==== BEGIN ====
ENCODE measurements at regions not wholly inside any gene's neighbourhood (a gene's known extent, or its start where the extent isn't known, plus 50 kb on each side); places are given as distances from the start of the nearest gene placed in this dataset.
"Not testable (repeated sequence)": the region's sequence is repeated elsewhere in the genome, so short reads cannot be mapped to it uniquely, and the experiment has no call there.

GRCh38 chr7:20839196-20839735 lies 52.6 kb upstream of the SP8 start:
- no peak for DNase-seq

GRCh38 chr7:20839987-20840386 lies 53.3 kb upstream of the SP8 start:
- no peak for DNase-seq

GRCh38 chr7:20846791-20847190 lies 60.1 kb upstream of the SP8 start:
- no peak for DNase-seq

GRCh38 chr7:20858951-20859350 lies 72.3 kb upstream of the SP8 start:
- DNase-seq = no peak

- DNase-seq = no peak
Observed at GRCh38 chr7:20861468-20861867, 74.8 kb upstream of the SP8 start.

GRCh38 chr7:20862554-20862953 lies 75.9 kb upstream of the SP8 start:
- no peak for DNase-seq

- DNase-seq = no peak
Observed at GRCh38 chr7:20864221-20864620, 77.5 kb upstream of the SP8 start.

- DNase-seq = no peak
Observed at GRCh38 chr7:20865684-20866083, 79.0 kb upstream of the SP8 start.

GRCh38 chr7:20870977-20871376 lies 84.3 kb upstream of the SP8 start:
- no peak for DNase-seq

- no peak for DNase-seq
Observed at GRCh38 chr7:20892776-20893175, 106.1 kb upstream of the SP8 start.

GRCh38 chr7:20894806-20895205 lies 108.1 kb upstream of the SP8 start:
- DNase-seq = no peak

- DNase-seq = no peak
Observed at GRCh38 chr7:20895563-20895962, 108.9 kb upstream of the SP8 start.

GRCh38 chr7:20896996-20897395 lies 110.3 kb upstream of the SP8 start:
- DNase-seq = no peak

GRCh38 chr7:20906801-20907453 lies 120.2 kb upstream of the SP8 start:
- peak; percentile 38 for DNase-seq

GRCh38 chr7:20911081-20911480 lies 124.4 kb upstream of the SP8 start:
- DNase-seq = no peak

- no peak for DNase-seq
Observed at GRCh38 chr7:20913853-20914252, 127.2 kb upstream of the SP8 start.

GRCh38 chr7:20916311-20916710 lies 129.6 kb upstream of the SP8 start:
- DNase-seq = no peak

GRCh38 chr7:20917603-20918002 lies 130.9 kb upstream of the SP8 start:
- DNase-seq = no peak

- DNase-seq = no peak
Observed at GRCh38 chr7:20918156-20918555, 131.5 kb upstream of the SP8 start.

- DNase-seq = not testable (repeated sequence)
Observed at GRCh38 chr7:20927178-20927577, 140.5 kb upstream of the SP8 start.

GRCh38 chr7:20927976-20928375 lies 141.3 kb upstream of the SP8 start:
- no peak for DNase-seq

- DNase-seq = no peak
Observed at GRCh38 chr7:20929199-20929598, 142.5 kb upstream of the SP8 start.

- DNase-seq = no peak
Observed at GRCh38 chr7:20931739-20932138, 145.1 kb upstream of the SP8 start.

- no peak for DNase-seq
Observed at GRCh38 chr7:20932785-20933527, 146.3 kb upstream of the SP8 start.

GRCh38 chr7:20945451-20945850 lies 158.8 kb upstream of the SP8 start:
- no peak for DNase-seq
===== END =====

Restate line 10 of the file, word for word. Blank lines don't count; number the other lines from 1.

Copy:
- DNase-seq = no peak